I have a new piece up at PBS.
Dagestan hasn’t had it as rough as Chechnya. The Russian army did not stage two separate, brutal offensives into its cities. Makhachkala has never faced the same devastation as Grozny, the Chechen capital declared by the United Nations in 2003 as the most destroyed city on Earth (a distinction repeated by Andrew Meier, who, in his haunting 2005 portrait of Russia, “Black Earth,” says Grozny’s fall was worse than Kabul’s, since it had so much farther to fall). But Dagestan has been the center of an increasingly violent explosion of violence in recent years.
Part of that explosion is because of Chechnya. Russia cleverly installed Ramzan Kadyrov — a former militia leader in the Second Chechen War who switched sides to fight for Moscow in 1999 — as president of the region in 2007. Since then, incidents of violence within Chechnya itself have leveled off — only to migrate east to Dagestan and west to Ingushetia and North Ossetia. The violence was pushed out of one Russian republic, making its neighbors worse off.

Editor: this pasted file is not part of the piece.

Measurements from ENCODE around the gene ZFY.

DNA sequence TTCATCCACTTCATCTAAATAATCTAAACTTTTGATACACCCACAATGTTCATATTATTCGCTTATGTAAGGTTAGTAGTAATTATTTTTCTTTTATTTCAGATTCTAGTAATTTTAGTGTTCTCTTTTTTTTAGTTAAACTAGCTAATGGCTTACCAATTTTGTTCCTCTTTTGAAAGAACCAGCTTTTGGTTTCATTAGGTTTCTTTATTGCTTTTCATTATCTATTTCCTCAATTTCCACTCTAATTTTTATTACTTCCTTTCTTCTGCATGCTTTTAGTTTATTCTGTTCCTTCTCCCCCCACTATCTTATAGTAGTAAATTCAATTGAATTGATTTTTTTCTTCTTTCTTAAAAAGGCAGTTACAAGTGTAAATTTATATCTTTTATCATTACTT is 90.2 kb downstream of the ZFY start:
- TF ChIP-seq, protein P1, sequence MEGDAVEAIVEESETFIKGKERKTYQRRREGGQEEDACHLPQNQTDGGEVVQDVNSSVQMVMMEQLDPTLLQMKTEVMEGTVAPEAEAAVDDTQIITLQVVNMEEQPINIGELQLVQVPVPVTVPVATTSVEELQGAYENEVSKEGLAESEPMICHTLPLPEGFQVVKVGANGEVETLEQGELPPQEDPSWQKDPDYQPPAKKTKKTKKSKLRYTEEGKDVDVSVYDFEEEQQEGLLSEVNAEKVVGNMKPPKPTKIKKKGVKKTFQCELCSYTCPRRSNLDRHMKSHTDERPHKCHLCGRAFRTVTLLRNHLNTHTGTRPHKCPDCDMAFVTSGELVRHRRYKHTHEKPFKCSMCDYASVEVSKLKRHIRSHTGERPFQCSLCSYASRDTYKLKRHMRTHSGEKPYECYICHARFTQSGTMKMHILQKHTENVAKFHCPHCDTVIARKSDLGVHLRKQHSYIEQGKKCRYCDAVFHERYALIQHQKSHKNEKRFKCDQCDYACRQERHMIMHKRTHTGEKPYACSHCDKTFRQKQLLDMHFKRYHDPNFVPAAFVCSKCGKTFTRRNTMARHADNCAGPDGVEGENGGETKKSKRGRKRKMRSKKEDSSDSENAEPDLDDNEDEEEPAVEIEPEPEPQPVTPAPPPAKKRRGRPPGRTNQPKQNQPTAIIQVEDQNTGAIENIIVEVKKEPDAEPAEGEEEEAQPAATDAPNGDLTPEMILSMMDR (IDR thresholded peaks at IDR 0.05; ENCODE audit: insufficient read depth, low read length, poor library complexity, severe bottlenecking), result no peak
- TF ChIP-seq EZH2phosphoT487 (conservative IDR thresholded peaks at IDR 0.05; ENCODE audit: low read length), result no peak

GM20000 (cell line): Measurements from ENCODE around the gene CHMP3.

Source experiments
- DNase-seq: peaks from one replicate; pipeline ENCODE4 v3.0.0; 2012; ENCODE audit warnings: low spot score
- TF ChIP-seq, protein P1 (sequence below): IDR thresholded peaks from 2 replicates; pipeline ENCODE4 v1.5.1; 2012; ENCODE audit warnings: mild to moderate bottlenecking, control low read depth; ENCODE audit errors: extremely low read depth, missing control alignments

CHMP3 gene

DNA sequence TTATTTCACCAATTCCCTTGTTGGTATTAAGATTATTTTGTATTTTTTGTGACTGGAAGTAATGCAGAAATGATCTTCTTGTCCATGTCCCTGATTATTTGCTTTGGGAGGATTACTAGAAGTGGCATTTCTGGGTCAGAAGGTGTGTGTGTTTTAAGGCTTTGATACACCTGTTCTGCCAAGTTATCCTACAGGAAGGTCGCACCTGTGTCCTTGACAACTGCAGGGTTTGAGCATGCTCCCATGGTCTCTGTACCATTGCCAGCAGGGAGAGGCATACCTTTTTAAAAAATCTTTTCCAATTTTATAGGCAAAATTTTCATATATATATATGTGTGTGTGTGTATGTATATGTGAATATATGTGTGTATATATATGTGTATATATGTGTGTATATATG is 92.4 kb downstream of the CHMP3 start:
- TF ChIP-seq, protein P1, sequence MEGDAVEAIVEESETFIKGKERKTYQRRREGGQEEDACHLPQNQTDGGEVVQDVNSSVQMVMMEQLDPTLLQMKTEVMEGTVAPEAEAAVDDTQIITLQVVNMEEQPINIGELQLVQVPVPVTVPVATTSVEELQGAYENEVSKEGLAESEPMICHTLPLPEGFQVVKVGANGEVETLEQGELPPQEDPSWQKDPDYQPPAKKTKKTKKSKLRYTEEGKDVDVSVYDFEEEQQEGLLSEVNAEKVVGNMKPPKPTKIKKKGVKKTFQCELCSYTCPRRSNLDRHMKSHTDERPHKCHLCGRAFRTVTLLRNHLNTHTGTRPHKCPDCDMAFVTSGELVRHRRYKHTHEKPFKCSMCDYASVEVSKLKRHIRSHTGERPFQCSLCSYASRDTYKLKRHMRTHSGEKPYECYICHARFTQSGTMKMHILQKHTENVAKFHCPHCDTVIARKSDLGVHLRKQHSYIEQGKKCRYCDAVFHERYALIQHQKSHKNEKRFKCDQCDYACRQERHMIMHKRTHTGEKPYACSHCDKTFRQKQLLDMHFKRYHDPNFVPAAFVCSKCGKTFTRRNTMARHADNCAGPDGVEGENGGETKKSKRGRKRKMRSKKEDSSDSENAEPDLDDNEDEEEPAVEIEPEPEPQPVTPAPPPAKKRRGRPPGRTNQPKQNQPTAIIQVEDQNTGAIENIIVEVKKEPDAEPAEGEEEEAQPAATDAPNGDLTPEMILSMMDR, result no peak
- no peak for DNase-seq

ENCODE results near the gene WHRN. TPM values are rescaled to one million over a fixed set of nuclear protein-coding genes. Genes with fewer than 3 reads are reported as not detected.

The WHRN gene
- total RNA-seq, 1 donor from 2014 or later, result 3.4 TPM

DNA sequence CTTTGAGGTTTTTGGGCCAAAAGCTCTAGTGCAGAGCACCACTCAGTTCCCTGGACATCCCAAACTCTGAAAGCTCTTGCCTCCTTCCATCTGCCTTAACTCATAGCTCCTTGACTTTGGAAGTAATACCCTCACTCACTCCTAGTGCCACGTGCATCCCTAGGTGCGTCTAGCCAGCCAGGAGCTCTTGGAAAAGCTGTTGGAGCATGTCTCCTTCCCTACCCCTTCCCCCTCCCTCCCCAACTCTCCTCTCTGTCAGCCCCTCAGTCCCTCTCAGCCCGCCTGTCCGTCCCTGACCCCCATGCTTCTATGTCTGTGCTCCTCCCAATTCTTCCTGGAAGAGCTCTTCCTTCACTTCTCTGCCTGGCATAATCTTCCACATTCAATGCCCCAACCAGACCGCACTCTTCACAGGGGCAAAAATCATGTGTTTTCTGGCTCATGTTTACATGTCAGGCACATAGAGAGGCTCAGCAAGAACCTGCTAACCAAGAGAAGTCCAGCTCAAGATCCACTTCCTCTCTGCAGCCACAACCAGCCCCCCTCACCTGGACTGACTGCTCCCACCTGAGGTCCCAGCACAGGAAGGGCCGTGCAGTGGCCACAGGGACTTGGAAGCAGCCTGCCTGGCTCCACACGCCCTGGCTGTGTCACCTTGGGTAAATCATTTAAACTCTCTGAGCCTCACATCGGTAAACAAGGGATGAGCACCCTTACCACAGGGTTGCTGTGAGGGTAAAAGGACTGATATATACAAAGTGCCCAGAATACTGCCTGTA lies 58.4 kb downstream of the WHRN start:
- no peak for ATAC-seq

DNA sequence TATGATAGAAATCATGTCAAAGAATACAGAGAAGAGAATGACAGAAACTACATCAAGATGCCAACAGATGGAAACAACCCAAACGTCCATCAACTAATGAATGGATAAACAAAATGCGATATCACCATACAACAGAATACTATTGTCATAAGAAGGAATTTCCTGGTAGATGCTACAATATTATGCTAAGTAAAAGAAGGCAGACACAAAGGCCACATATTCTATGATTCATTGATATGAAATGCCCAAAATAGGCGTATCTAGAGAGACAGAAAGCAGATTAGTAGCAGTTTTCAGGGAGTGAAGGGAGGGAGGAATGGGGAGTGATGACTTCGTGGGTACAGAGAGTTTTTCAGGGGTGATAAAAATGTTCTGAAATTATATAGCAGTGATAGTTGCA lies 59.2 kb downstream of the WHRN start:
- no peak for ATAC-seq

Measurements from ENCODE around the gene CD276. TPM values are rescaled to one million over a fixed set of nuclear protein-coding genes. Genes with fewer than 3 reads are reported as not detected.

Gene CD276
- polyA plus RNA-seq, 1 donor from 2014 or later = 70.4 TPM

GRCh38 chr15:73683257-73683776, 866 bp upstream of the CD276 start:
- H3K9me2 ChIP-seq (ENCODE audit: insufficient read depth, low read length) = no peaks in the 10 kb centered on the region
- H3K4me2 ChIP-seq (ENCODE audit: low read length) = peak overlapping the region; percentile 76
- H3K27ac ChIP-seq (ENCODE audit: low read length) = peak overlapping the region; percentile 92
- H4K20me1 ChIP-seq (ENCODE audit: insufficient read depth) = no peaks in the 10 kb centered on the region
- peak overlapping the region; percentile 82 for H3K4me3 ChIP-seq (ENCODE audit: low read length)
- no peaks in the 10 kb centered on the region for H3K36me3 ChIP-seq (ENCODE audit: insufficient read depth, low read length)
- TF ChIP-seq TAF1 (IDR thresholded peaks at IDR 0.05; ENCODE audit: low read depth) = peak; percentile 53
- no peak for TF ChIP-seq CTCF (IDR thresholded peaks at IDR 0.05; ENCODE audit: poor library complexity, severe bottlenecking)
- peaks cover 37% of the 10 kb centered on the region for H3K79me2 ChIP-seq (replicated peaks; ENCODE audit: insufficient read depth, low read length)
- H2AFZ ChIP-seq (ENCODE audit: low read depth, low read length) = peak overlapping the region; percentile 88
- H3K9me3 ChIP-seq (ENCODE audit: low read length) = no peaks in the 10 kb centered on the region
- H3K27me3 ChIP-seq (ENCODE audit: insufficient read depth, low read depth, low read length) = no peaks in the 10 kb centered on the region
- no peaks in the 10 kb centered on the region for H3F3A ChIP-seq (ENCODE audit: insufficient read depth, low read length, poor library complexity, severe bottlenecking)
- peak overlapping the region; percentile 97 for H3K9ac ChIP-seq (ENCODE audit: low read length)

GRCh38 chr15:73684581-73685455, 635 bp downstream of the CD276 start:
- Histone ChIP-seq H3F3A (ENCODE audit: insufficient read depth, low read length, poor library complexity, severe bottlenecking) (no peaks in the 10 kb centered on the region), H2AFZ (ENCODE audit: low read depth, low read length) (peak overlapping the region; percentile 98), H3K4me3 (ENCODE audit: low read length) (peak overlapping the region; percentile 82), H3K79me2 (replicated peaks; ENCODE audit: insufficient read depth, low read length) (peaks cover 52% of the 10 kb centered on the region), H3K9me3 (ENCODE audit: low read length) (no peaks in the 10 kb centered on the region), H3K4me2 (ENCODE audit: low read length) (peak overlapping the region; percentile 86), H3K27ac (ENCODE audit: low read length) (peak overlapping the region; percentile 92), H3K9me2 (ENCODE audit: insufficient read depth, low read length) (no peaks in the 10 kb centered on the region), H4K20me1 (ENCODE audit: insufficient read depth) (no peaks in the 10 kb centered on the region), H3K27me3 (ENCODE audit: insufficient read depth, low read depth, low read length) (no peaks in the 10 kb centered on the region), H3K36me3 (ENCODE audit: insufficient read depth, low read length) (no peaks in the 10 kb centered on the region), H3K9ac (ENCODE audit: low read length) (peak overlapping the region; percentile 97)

I go on to wonder what this might mean, as Russia steps up some counterterror policies in Daghestan. Where will it push the violence to next?
Update: RFE/RL has an excellent piece on the deteriorating situation in Daghestan as well:
More effective police action alone, however, is not the answer. Nor is Moscow prepared to take sole responsibility for turning the situation in Daghestan around, as Medvedev made clear when he told Magomedov peremptorily “You’re president, it’s up to you to continue what you’ve started.” …
The litany of complaints aired in Sochi last week substantiate the widely held perception that the Kremlin has no comprehensive strategy for tackling the problems that plague the North Caucasus as a whole, or the individual republics. Other analysts argued at the time of Khloponin’s appointment six months ago that even if such a plan existed, the firmly entrenched regional elites would fight tooth and nail to thwart its implementation.